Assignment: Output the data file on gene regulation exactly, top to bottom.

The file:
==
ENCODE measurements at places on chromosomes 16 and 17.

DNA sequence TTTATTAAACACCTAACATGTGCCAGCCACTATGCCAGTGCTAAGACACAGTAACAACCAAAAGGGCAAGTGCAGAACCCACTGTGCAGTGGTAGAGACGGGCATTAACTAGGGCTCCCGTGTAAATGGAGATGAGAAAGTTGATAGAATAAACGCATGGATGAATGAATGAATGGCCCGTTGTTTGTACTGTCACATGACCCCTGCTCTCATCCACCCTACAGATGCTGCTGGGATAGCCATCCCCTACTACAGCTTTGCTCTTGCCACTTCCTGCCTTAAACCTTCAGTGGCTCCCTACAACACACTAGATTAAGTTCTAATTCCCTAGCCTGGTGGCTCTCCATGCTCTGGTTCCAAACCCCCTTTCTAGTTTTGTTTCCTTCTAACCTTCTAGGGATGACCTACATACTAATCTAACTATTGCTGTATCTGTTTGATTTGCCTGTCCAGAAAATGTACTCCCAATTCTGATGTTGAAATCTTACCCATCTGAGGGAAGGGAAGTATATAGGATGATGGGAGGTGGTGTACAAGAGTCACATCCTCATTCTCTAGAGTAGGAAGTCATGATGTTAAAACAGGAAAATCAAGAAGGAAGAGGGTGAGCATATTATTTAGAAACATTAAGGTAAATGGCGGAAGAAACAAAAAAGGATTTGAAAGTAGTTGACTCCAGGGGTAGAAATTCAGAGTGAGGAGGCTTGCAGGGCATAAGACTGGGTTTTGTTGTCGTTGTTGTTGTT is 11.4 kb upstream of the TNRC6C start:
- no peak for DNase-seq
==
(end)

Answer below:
ENCODE measurements at places on chromosomes 16 and 17.

DNA sequence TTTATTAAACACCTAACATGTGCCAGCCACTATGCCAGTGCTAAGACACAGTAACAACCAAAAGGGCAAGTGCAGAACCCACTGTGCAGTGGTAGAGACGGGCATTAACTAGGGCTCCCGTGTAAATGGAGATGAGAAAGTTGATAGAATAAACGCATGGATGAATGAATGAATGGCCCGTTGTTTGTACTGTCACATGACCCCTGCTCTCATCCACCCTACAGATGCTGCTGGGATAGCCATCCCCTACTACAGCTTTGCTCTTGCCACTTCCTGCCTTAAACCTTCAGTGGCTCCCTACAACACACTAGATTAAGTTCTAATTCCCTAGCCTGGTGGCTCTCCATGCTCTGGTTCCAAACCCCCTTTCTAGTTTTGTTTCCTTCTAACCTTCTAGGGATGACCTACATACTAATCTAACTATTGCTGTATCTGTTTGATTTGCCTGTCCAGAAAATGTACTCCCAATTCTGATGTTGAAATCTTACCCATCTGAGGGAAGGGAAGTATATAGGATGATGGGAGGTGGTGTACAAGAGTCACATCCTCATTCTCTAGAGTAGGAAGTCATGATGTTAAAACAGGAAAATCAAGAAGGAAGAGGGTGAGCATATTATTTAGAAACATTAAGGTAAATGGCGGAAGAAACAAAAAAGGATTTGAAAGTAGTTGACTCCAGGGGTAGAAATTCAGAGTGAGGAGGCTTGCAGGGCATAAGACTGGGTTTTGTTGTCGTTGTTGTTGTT is 11.4 kb upstream of the TNRC6C start:
- no peak for DNase-seq